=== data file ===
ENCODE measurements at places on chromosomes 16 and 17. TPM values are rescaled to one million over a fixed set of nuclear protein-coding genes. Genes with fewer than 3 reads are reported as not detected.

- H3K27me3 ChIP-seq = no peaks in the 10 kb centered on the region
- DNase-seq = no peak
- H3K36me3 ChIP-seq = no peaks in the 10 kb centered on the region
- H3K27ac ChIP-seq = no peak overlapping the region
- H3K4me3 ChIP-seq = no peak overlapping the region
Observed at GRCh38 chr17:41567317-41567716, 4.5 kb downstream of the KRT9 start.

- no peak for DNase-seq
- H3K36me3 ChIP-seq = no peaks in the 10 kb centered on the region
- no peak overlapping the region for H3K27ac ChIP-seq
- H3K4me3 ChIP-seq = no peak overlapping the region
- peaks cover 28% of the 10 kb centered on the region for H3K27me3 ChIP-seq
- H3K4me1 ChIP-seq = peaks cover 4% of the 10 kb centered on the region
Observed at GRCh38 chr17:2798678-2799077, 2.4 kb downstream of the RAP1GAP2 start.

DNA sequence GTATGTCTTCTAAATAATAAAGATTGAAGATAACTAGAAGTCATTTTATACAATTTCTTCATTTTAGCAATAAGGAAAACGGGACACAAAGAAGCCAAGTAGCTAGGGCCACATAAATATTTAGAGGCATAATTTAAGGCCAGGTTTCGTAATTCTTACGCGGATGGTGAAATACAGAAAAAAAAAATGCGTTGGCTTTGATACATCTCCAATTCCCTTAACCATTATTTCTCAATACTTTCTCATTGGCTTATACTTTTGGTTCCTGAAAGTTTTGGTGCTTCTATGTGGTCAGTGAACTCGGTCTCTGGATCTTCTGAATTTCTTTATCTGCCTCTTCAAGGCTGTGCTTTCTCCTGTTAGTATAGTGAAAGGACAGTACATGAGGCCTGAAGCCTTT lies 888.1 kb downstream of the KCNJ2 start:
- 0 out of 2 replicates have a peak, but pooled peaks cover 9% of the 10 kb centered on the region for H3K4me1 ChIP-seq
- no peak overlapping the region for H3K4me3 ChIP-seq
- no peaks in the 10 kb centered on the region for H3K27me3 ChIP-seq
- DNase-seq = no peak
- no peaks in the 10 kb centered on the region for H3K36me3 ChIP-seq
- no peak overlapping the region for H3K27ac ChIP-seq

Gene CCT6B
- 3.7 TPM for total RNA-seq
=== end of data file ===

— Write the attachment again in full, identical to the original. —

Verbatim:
ENCODE measurements at places on chromosomes 16 and 17. TPM values are rescaled to one million over a fixed set of nuclear protein-coding genes. Genes with fewer than 3 reads are reported as not detected.

- H3K27me3 ChIP-seq = no peaks in the 10 kb centered on the region
- DNase-seq = no peak
- H3K36me3 ChIP-seq = no peaks in the 10 kb centered on the region
- H3K27ac ChIP-seq = no peak overlapping the region
- H3K4me3 ChIP-seq = no peak overlapping the region
Observed at GRCh38 chr17:41567317-41567716, 4.5 kb downstream of the KRT9 start.

- no peak for DNase-seq
- H3K36me3 ChIP-seq = no peaks in the 10 kb centered on the region
- no peak overlapping the region for H3K27ac ChIP-seq
- H3K4me3 ChIP-seq = no peak overlapping the region
- peaks cover 28% of the 10 kb centered on the region for H3K27me3 ChIP-seq
- H3K4me1 ChIP-seq = peaks cover 4% of the 10 kb centered on the region
Observed at GRCh38 chr17:2798678-2799077, 2.4 kb downstream of the RAP1GAP2 start.

DNA sequence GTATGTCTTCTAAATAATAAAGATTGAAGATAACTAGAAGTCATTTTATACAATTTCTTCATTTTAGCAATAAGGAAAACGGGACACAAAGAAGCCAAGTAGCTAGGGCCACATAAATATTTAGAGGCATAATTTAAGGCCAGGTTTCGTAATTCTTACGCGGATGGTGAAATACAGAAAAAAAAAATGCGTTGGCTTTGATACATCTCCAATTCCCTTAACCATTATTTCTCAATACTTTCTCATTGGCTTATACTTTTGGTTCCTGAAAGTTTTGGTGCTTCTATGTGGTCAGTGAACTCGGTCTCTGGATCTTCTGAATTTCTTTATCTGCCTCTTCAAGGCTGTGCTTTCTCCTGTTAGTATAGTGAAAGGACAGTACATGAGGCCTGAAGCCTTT lies 888.1 kb downstream of the KCNJ2 start:
- 0 out of 2 replicates have a peak, but pooled peaks cover 9% of the 10 kb centered on the region for H3K4me1 ChIP-seq
- no peak overlapping the region for H3K4me3 ChIP-seq
- no peaks in the 10 kb centered on the region for H3K27me3 ChIP-seq
- DNase-seq = no peak
- no peaks in the 10 kb centered on the region for H3K36me3 ChIP-seq
- no peak overlapping the region for H3K27ac ChIP-seq

Gene CCT6B
- 3.7 TPM for total RNA-seq